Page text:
Finding My Faith

For years, journaling has been a part of my spiritual discipline. Study of the Word was sealed somehow in my heart if it could be journalized. Recently, while reading stories of how people found their faith and lived their faith, it came to me that I did not have a story of faith…of being in a faith or the faith. Having studied a lot of Scripture, I knew a great deal about the Bible. A story of faith? That seemed to escape me.

I had a story of childhood abuse. That story contained many different ways of looking at God and holding on to what seemed precious and sacred. But, I did not have a story of coming to faith. As a diligent student of God’s word, I often knew the correct answers. I wrote a homework assignment about a book when in christian high school, and made the comment in that piece that the writing assignment had lifted me vicariously into vision. The teacher was so impressed with the word “vicarious.” The students were, too. I understand now that it was a perfect word for my experience because I did not have one of my own.

How does one have all this knowledge about the Word and have no experience of faith?

I perused my life to see if it could be found. I remember being a child of nine or so and someone giving our family a children’s Bible story book. Its cover was an emerald green brocade-looking fabric, and it was the most elegant thing I had even seen. I treasured it.

Church attendance was sporadic. No one read that Bible story book to me. I learned to read it to myself. That book became a place of hope for a child who knew too much hopelessness. I found those stories to be a balm for the turmoil of life. I developed a heart connection with the Jesus of those stories.

Since our parents did not go to church, grandparents or older cousins often took us to their church. Around eleven, while visiting the church of an older cousin, the Sunday School teacher told me that I was not going to heaven because I did not belong to that church. The stories of the green book and my heart connection with Jesus were shattered. As a child I did not have the tools to sort this out. I did go home and tell my mother about the event, and I said: “I am never going back to church until I find something that I believe in.”

I did not understand that my heart was broken, and all that I was left with was an intellectual pursuit of the Bible. Intellectually, I have known the truths of salvation. I did not become aware of the broken heart condition until I was in my early sixties. I did not know that I had internalized that because Jesus was “over there in that church,” the best I could have was this knowledge.

I could not “feel” the love of Jesus as before.

In college, I remember studying Biblical topics of a deep nature. I was fascinated by these Biblical truths. During that time, I remember telling a friend that I was studying eschatology. He said, “Wow, do you even know what that means?” I froze. I ended the conversation and went back into the dorm. Looking back on that, I realize that his comment was a threat to what I had left…an intellectual pursuit of God.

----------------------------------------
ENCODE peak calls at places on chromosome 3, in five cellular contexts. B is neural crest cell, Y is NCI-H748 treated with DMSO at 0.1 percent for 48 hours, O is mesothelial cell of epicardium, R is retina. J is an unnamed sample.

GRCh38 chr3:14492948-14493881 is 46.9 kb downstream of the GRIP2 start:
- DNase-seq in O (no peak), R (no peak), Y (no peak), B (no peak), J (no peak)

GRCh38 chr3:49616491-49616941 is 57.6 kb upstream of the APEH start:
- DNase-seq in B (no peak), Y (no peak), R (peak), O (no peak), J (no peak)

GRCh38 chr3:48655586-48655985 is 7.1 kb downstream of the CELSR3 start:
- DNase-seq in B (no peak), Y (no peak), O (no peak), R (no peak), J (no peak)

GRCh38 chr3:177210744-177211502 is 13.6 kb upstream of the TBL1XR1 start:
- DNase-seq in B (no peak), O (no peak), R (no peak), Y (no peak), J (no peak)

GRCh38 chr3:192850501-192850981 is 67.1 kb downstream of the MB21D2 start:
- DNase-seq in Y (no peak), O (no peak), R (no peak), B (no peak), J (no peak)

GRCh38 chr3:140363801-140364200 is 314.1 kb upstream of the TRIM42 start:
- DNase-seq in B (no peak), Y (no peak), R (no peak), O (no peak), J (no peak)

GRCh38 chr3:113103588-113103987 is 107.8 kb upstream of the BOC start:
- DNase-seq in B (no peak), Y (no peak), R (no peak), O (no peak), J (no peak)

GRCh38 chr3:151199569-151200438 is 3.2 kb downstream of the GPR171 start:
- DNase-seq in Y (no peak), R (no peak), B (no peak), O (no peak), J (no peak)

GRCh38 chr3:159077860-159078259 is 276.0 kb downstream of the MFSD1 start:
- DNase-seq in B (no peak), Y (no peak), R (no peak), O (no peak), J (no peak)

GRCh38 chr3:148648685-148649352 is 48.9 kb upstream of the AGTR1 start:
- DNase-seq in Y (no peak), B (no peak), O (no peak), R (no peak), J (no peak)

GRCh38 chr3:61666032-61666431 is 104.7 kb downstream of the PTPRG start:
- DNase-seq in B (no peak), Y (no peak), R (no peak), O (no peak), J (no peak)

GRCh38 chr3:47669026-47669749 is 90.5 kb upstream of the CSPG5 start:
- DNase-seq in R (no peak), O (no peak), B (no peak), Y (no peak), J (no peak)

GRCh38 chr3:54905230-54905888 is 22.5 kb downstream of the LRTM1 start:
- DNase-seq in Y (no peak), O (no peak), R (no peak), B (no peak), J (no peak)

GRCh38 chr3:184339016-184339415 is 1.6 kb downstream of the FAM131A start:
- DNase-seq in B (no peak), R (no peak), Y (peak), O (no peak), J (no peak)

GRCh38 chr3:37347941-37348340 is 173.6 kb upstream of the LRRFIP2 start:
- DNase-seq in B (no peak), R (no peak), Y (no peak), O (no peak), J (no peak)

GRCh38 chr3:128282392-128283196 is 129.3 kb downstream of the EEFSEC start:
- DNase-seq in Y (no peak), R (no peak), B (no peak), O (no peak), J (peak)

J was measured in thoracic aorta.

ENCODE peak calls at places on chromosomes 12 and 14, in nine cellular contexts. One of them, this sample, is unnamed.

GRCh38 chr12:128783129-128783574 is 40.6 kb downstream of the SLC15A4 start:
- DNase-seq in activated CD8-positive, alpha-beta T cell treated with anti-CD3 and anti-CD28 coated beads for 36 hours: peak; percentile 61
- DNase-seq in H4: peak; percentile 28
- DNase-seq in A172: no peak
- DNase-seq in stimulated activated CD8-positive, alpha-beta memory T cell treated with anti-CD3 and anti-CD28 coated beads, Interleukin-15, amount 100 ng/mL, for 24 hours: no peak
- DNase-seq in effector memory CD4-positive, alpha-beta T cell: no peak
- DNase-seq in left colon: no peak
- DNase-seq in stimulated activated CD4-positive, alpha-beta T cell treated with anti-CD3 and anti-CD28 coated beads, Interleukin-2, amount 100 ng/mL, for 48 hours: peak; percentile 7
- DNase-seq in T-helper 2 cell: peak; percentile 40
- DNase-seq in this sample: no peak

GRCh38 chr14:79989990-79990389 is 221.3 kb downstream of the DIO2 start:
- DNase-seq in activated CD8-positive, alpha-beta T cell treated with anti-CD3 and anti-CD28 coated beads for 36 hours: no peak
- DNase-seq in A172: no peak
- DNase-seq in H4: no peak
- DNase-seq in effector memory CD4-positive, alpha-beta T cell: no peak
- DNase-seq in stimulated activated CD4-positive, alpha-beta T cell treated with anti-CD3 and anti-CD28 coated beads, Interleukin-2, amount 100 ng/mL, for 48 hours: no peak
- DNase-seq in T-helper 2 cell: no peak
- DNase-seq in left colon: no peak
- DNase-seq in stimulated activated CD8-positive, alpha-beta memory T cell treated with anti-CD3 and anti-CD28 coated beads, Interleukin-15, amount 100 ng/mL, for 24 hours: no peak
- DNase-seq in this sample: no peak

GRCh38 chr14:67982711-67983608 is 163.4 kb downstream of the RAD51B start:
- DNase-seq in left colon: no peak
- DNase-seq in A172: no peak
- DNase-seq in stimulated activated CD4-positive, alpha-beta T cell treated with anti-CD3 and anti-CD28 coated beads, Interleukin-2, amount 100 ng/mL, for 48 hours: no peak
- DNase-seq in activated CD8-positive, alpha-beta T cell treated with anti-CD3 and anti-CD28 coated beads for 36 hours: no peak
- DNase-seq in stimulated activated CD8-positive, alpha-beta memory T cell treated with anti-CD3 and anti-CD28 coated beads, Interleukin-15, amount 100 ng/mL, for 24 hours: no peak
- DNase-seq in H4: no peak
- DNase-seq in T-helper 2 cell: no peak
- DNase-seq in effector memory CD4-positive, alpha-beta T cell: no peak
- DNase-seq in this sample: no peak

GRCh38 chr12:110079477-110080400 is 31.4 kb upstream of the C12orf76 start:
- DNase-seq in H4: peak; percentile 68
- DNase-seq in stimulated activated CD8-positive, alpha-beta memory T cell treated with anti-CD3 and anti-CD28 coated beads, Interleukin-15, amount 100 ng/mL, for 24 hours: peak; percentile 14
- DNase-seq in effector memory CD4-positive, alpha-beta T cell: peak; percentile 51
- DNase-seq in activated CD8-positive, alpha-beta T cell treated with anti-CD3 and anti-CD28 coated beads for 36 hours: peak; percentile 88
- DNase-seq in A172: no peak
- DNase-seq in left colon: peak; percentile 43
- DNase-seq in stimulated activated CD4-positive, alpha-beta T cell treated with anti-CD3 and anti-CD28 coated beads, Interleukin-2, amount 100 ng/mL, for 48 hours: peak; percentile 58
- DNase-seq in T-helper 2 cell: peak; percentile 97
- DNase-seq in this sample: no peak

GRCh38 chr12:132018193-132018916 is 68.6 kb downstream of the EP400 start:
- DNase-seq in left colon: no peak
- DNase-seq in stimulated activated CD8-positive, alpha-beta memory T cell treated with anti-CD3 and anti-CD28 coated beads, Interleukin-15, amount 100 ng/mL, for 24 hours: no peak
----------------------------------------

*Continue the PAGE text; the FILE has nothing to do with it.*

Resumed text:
Satan’s attack is so subtle. Once we have that initial heart break about something, he just wants to build hurt on top of hurt. I was eleven when this wounding happened. In my sixties, I came face to face with this broken heart and it’s core lie: I was of no value to Jesus. The loving, gentle Jesus of those stories was not available to me. The best I could do was to know the Bible really well. The remorse I felt at age eleven had continued to victimize me all those years.

One day in my early sixties while thinking on these things, I head God say to me, “Ever sense your wounding, I have been pursuing you. The tears began to roll down my checks. I felt a warm and loving presence in me.

As I revisit my life journey, I now see that my faith experience was there all along. I did not give up on God. God knew that He would finally be able to get through to me when I started to understand spiritual abuse. Understanding the pain of someone who hurts others with their words, helped me forgive them and myself. It was never about me anyway, I had spent too much time looking at God through someone else’s lens of fear and judgment.

Head knowledge, as good as that is, did nothing for my healing. God had to speak over this hurt and bring healing Himself. God has redeemed that little girl’s broken heart, and the truth of that has even more splendor than the emerald green brocade Bible story book. Jesus loves even me, and I am of value. Thank you, sweet, gentle Jesus for pursuing me and healing my broken heart a step at a time.

Linda Lea is a mother and grandmother of 6 beautiful children. Retired, she enjoys doing Bible study, writing, and prayer intercession. Presently, her life journey includes living life fully intending to recover from Lyme Disease. Her self-published book, Fruit of the Spirit…the Kingdom of Heaven Within, brings faith, science, and scripture together in a way that makes the word of God find application in our lives today. Buy it here.